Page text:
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Things have felt, well perhaps a little scattered this month, with some children moving on to kindergarten and several others going on extended summer holidays. With the small group of children remaining there has been the lovely gift of space and time to go a little deeper, but also a sense of reorienting in response to all of the recent changes.

Over the past couple of months there have been two strands of focus for the children that up until recently seemed rather distinct but now, interestingly, have become entwined.

The first area of interest for the children has been around ‘designing pictures’. I call it this because they sometimes talk about making pictures and other times refer to it as making designs.

The whole idea may have started with sculpting. About 2 months ago there was a perceptible shift in the way that the children were working with clay, from squishing, smooshing, pulling, pinching and rolling to sculpting with a clear idea and end result in mind… most often an animal or food (birthday cakes in particular have been popular).

It may also have had roots in the water play that developed this spring into ‘water art’. The children worked with great vigor, pouring, throwing, and squirting water to make pictures and designs, proclaiming themselves water artists. Then with the introduction of some new loose parts inside, fabric scraps, jewels and small stones, the children began designing intricate and beautiful pictures on the floor, the light table and even on the steps of the loft. We had worked for a long time with these loose parts when the children began to gather materials on our walks (shells, rocks and beach glass) and to ask for ways to make art with their collected treasures. Eventually we began learning about collage and mosaic.

At the same time, simultaneously and yet distinctly, there was a dramatic increase in interest in story, read alouds, puppet shows and oral storytelling. The children were asking for more stories, more stories. In addition to the regular storytelling and puppet shows, I began reading a new book each day, as well as revisiting previous favorites. After a while it began to remind me a bit of the way I see some children with television, constantly eager or even hungry for more, but barely connecting with what they are seeing. And so I decided to slow it all right down.

I now introduce one new book each week and we reread it each day (often, at their request, several times throughout the day). Not only are the children ok with this but they actually seem to prefer it. They seem quite content, are no longer rushing to get ahold of the next new book, and not surprisingly, are connecting with the stories in a much deeper and more meaningful way. I seem to need to relearn this lesson more than once… less really is more!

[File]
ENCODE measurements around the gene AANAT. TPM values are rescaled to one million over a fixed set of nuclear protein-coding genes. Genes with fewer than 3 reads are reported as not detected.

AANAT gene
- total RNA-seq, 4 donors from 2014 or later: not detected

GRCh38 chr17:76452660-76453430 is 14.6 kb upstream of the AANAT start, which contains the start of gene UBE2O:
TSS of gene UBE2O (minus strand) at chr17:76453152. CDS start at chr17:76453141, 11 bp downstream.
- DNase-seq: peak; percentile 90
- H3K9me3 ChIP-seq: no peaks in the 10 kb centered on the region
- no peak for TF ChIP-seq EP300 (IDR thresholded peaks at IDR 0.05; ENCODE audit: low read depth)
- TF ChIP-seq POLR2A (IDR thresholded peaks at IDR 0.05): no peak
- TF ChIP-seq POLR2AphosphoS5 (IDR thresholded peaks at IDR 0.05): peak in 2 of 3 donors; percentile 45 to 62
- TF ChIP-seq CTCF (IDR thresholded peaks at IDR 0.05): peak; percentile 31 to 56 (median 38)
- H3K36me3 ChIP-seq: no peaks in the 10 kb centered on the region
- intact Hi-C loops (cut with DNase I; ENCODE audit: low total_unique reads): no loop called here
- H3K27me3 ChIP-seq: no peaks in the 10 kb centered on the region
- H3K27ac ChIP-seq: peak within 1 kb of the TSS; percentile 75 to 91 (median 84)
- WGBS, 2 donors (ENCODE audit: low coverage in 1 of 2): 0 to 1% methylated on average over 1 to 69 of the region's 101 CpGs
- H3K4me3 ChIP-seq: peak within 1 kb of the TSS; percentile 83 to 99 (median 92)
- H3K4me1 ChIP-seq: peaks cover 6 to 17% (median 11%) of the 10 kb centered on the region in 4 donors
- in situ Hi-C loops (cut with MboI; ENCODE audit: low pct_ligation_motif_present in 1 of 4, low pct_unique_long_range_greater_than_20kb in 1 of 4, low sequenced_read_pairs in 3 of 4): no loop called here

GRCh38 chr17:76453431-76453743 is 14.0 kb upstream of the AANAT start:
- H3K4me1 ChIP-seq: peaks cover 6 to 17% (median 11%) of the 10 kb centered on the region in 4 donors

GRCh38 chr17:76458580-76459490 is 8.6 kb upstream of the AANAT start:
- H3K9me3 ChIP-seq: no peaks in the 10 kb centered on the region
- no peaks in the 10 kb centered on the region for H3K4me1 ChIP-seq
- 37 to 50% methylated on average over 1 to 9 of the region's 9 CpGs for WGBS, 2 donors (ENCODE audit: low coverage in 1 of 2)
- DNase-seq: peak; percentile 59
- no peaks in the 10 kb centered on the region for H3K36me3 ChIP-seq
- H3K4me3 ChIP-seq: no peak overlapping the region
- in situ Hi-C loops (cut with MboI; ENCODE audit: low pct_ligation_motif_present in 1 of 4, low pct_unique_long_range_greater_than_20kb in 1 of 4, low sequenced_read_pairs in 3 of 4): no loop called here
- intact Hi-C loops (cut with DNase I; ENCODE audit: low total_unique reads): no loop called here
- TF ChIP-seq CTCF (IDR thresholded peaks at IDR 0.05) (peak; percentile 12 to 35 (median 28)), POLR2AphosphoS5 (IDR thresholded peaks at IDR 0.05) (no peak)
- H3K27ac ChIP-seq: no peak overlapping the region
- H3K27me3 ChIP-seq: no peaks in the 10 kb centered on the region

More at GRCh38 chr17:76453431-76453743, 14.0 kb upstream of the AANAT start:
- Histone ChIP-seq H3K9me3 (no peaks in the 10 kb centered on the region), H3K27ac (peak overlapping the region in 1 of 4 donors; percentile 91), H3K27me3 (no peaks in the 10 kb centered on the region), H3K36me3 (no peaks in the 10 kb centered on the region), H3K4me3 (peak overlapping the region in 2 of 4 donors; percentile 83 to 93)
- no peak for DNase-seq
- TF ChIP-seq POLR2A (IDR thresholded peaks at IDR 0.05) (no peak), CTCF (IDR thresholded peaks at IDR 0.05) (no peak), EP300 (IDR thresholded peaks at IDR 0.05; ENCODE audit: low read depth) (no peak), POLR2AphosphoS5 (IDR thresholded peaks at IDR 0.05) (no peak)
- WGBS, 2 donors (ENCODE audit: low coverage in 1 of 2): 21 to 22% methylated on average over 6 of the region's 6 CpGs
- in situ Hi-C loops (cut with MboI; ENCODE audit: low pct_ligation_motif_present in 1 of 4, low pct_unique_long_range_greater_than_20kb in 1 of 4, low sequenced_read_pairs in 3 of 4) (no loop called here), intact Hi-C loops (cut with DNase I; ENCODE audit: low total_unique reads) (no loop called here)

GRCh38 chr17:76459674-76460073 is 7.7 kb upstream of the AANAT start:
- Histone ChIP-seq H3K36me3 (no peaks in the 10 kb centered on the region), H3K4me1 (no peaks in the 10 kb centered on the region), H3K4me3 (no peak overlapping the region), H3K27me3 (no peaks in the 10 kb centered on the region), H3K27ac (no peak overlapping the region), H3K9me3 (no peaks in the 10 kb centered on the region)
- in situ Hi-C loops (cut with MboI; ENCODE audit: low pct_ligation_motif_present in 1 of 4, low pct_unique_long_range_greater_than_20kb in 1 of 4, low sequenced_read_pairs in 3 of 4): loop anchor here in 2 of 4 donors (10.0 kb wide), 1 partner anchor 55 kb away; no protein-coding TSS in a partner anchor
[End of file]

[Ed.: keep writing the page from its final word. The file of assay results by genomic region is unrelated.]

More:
Now the children are developing an entirely different relationship with the stories and are revisiting them not just as they look through the pages of the book but also as they work with materials, sometimes as small world play and other times acted out as a puppet show. They know these stories. They know the characters. They seem to have become more real and the language is all there and accessible to them.

Yesterday they worked together to retell an entire story using materials. We have been reading the book ‘The Tomtes of Hilltop Stream’ by Brenda Tyler and the children are fascinated with it. A blue play silk became the stream, wool felted puppets became the Tomtes, rocks and glass jewels became the pollution in the stream and small wooden animals became the animals from the story. This small group of 2 and 3 year olds retold, quite seriously and dramatically, the entire story on their own (where was my camera!). They even lay a brown play silk over top of the blue stream when it became polluted and removed it as the Tomtes worked to clean up the stream so that the animals could return.

Today as I watched this small sun kissed group of children at play it occurred to me that they have now settled after all the changes that have swept through in the last month or so. I watched as they decorated the loft with play silks and listened as they told me how they were designing it. Then they wrapped the silks around their bodies and over their heads and appointed themselves princes and princesses. The loft transformed and became their castle. When they finished, they retreated beneath the loft (to them a quieter, cozier space) and took turns telling each other stories, sometimes orally and sometimes with little animals and puppets.

I watched this week as the two emerging interests in designing and storytelling seemed to meld together into one. What started as first explorational and then became representational, evolved further still and slowly came to life, incorporating design with story. It is fascinating and quite beautiful to watch them, the language they command, the familiarity they have with the materials, the developing creativity and imagination and how it all begins to come together.